Owen Oyston has failed in his latest court move and been left with another hefty legal costs bill.
Mr Oyston, who owes £24 million to Mr Belokon, had appealed to three of the country’s top judges at London’s Court of Appeal over interpretation of a 2008 investment contract between the two men’s companies.
The contract involves the £9 to £9.5-million scheme for redeveloping the South Stand and South West Corner – completed in 2009 - and the building of a Travelodge.
Mr Belokon claimed that Mr Oyston, without agreement, used money from the club to build the hotel and that profits and losses from the hotel could not be deducted before the agreed 50/50 split of income.
Mr Oyston’s Blackpool Football Club (Properties) Ltd, formerly Segesta Ltd – which owns the club’s ground – had appealed the decision of a judge in Manchester last year who found in favour of Mr Belokon interpretation of how the contract with VB Football Assets and JSC Baltic International Bank should be interpreted.
Today, Lady Justice Asplin announced the unanimous decision of herself, and her fellow judges, Lords Justices Longmore and Newey, that Mr Oyston’s appeal should be dismissed and that he must pay Mr Belokon’s costs.
She ordered Mr Oyston to pay £50,000 on account by 4pm on April 26. The full amount has yet to be assessed but court insiders estimate the bill will come to well over £100,000.
At the hearing last month, Matthew Collings QC, for Segesta (Mr Oyston), argued that parts of the relevant clause were not contractual requirements: “It’s all aspirational by way of expectation and not a straitjacket.”
Mr Collings submitted it didn’t matter whether the extra money for the hotel came from Blackpool FC or anybody else.
Mr Collings accepted that the matter was complicated by the fact that a separate company, Blackpool FC Hotel Ltd, was set up as a 100 per cent subsidiary of Segesta.
Andrew Green QC for Mr Belokon’s companies, argued that only rent paid by the hotel, not any profit or losses, came within the agreement as it was owned by a separate company.
He claimed Segesta’s interpretation was “nonsensical” and untenable” and not meant to mean “recoupment” of sums advanced to fund expenditure.
Mr Green said the Oyston companies had acted unilaterally. “This is what Owen Oyston does. He does unilateral action and then complains.”
Mr Oyston “knew only too well what was expected of him and was just not prepared to do that”, he claimed.
Mr Green added that the agreement had not envisaged that the hotel would be built partly inside and partly outside the South Stand and SW Corner and it would be operated for the benefit of a separate Oyston company, Blackpool Football Club (Property) Ltd. But h argued that in any event the hotel was not covered by the agreement.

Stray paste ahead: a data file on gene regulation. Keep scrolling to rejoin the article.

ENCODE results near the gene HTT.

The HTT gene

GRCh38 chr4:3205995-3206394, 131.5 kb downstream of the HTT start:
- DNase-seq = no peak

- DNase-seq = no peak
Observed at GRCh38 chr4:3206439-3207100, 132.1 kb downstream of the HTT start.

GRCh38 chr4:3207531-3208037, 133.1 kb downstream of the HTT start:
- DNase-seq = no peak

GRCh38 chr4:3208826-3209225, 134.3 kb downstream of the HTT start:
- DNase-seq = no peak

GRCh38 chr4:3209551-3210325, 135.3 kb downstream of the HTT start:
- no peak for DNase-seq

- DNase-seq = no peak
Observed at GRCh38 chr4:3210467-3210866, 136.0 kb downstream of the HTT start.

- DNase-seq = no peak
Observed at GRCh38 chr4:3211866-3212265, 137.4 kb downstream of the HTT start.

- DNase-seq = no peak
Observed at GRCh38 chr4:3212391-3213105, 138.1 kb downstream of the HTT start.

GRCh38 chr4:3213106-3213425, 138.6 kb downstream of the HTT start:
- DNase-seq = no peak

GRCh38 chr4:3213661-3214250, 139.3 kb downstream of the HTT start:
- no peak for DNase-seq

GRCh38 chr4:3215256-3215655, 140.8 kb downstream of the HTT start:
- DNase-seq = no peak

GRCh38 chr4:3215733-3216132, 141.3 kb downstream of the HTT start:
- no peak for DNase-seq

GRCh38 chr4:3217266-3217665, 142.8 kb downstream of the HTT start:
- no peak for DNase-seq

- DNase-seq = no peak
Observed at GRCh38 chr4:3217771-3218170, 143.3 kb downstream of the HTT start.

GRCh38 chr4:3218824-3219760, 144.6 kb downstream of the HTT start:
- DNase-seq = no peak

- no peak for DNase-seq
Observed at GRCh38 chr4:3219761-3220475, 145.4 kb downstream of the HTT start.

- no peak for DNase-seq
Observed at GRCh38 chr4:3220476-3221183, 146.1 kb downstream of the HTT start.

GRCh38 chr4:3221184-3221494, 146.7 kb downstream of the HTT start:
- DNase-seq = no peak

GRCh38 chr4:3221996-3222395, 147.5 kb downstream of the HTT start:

In today’s written appeal decision, Lady Justice Asplin said she agreed with the Manchester judge’s conclusion that the natural and ordinary meaning of the relevant clause in the agreement “would not permit the deduction from income of sums expended by Segesta on the third phase with the aid of monies borrowed from Blackpool FC”.
She added that the cost of the third phase - £3.25m to £3.75m – was expected to be borrowed from a third party.
She continued : “At the time the parties did not contemplate that Segesta itself would put in monies over and above the commitment to fund the third phase or that Blackpool FC would be in a position to advance funds for that purpose.
“Promotion to the Premier League [in 2010] and the consequent increase in revenue came as a surprise to all parties.”
She said it was also clear that another clause in the agreement “was intended to provide VB Football Assets with a level of protection by preventing Segesta, which was the owner of the football ground itself and was the developer of the South Stand and South West Corner Stand, from deciding unilaterally to borrow monies for the development.”
She added : “In my judgement therefore it cannot be the natural and ordinary meaning of the words [in the clause], read in the context of the investment agreement as a whole, that sums borrowed by Segesta unilaterally can be deducted from income.”
The Court today also took the view that at the time of the agreement it was neither envisaged that the hotel would be run by a company associated with Segesta, nor that the hotel would be built in part on land outside the South Stand and the South West Corner,
It ruled that the real difficulty in relation to hotel losses issue arose because Blackpool FC Hotel Ltd had been created and was a separate legal entity.
“The income and losses of the hotel business are those of BFC Hotel. The income from its hotel business is not the ‘income of the South Stand’ and the losses of the hotel business cannot fall within the phrase ‘revenue expenditure....in relation to the South Stand and the South West Corner’,” said Lady Justice Asplin.
“Any dividends which are eventually declared in favour of Segesta will already have had losses taken into account in their calculation. As the [Manchester] judge found, it is a proportion of such dividends declared by BFC Hotel, if any, which may well be ‘income of the South Stand’ with the clause.”
She also dismissed Mr Oyston’s claim that deduction for a “notional rent” should be allowed.